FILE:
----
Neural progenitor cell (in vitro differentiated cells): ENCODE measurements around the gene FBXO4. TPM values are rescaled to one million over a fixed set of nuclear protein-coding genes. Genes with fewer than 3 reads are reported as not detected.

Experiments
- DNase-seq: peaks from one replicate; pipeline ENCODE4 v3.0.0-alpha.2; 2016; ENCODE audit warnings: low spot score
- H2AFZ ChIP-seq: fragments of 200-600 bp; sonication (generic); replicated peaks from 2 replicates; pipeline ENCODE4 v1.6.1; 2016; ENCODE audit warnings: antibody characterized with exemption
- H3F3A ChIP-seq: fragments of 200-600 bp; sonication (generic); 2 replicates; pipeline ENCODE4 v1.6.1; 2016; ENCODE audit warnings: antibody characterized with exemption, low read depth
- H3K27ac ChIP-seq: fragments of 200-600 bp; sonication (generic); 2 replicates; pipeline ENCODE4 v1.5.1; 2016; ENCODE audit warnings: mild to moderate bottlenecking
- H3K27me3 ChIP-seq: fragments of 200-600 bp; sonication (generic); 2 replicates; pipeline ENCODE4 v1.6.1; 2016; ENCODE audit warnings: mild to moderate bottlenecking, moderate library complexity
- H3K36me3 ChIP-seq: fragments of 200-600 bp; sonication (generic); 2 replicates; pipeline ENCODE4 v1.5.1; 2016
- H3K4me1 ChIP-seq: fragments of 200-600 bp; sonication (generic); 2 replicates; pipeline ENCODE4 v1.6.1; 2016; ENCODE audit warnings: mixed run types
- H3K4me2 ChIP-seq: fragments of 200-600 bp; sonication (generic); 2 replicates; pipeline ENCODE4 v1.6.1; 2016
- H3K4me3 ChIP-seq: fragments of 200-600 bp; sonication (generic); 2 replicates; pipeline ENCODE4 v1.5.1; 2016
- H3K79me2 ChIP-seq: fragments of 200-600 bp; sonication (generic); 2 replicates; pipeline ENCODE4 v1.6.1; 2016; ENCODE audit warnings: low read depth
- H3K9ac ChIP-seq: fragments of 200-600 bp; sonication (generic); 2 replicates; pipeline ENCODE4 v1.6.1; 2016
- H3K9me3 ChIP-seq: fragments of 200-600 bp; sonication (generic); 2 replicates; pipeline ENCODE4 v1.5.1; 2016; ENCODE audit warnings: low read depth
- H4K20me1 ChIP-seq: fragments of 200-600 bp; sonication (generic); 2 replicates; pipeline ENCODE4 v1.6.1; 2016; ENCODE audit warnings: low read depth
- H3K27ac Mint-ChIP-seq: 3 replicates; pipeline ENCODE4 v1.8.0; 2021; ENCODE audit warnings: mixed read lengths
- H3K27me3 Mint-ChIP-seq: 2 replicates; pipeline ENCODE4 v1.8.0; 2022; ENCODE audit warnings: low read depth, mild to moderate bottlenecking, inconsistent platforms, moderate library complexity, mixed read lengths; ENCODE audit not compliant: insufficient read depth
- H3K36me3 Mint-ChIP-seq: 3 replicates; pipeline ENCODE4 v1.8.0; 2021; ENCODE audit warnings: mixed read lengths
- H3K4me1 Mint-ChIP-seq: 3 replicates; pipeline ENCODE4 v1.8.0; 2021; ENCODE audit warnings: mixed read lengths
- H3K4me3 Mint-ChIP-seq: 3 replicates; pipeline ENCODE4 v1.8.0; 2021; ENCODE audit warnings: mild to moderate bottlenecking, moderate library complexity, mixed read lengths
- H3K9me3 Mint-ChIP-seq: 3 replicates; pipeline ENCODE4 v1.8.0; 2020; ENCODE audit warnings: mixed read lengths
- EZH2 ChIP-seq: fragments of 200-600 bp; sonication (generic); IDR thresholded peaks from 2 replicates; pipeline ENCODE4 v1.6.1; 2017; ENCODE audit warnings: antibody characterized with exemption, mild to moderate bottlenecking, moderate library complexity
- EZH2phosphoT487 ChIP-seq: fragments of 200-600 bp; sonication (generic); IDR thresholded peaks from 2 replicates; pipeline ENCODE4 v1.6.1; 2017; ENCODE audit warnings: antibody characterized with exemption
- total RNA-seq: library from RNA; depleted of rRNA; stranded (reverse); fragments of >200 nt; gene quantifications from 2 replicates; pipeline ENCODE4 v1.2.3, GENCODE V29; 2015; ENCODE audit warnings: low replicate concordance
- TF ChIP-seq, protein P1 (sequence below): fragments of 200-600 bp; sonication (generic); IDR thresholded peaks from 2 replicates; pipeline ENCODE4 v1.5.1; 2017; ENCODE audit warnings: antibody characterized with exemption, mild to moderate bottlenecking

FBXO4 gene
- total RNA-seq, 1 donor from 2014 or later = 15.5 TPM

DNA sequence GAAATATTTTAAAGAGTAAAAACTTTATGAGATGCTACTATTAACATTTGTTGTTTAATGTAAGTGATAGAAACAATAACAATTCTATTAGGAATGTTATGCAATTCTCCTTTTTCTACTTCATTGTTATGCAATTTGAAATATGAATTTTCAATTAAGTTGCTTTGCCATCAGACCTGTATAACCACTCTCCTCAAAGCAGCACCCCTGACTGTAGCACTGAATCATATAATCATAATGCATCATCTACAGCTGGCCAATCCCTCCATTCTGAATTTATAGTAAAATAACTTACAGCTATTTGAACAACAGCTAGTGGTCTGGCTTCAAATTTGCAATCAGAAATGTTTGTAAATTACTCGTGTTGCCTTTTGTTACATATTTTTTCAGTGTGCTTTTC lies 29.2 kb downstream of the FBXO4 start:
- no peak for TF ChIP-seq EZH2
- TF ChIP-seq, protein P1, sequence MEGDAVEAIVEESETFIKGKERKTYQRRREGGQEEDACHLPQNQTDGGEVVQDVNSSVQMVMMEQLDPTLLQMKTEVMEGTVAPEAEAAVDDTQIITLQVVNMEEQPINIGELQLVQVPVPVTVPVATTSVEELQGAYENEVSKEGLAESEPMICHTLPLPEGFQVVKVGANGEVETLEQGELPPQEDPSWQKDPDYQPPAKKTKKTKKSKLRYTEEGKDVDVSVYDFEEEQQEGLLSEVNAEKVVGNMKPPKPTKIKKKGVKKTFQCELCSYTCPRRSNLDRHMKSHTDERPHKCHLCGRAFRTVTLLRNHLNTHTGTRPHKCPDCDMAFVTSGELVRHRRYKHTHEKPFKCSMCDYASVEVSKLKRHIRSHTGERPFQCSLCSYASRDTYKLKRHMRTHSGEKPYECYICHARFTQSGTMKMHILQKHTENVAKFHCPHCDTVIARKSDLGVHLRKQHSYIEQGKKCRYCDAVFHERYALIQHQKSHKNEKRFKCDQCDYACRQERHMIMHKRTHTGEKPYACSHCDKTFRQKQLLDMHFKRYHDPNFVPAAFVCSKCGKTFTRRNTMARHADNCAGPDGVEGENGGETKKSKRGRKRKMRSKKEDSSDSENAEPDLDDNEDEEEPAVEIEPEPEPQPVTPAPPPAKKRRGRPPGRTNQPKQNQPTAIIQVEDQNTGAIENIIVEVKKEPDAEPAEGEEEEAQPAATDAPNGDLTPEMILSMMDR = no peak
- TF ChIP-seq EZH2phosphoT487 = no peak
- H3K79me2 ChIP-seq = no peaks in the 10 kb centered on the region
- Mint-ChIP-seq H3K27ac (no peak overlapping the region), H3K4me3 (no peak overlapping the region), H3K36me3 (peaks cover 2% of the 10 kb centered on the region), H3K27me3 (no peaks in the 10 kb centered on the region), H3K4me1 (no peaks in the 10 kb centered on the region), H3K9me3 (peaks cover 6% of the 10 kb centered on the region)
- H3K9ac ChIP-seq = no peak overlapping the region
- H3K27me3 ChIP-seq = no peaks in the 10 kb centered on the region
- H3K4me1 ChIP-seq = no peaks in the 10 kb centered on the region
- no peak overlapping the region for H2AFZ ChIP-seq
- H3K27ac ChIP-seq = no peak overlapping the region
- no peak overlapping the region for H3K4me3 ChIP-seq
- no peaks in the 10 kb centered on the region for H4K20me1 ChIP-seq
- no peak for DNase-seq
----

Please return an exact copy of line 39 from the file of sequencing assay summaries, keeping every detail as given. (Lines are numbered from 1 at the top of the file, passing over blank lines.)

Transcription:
- no peak overlapping the region for H3K4me3 ChIP-seq